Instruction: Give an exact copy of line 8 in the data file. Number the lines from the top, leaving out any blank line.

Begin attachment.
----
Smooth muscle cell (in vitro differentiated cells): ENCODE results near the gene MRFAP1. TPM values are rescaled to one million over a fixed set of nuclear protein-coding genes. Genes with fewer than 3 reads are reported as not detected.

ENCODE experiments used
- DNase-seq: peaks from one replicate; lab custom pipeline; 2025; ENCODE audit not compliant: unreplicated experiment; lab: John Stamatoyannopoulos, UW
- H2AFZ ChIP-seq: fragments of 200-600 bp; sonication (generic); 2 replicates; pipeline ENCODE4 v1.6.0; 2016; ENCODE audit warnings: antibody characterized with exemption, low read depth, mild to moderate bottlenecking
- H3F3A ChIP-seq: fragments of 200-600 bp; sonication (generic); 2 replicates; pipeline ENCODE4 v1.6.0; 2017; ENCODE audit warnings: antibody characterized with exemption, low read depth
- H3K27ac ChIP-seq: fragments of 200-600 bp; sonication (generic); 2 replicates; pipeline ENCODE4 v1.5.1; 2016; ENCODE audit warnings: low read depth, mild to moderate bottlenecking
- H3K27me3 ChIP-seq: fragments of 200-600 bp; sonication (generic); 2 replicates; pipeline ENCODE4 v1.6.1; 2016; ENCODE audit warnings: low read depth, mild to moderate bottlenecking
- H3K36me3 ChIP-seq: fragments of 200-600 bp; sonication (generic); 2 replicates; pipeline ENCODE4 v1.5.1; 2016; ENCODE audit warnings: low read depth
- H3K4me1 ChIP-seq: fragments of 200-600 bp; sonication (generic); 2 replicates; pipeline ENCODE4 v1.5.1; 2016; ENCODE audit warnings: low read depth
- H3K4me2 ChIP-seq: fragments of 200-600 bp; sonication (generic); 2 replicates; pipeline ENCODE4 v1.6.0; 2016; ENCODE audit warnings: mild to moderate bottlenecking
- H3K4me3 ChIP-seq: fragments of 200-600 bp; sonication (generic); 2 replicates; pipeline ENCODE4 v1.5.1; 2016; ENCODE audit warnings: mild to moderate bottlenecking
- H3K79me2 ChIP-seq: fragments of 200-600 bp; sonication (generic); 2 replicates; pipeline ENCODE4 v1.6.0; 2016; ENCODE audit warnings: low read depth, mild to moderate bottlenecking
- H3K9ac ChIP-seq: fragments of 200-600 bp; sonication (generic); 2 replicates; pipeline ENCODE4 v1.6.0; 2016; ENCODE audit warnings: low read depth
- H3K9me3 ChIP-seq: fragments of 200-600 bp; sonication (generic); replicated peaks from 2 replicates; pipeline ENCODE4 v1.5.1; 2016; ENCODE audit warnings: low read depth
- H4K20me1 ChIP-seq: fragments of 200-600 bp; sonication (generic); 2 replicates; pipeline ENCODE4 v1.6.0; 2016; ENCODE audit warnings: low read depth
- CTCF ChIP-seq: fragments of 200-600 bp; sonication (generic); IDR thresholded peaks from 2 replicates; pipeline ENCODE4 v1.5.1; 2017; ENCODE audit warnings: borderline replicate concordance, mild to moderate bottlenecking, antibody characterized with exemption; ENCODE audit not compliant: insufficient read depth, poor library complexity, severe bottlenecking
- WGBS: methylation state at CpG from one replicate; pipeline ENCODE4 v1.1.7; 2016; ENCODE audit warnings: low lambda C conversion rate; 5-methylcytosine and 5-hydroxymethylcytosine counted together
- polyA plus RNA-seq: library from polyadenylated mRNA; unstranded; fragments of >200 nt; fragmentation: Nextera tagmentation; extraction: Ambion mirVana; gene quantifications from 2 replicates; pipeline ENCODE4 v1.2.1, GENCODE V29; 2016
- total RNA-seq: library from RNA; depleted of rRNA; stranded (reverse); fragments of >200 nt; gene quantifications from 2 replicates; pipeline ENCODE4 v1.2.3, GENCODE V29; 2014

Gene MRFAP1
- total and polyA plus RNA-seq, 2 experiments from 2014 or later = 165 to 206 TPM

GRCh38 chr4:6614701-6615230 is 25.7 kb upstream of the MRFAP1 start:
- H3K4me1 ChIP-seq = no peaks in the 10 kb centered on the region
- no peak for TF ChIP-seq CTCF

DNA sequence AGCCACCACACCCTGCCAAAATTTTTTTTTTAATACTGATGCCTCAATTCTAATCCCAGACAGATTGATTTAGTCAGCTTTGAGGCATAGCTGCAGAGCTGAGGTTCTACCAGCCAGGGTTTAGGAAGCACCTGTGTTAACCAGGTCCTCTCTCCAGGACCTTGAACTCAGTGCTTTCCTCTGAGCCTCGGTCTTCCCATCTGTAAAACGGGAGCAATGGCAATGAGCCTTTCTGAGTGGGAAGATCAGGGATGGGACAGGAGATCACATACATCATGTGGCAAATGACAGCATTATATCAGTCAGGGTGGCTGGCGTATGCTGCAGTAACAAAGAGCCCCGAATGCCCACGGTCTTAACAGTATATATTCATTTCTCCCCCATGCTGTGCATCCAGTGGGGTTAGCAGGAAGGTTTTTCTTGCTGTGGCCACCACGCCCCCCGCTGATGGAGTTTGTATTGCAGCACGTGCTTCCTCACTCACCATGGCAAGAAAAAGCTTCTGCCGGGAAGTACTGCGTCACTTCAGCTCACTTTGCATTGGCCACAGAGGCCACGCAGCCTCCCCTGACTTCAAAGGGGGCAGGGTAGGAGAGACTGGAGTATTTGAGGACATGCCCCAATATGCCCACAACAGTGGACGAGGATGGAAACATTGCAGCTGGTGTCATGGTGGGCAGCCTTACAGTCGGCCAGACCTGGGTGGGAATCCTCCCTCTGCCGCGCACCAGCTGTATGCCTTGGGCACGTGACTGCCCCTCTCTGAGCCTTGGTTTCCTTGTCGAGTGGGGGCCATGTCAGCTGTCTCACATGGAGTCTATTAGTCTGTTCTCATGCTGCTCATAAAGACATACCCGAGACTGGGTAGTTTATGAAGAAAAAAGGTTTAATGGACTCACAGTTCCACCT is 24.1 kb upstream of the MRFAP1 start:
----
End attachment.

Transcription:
- H3K36me3 ChIP-seq: fragments of 200-600 bp; sonication (generic); 2 replicates; pipeline ENCODE4 v1.5.1; 2016; ENCODE audit warnings: low read depth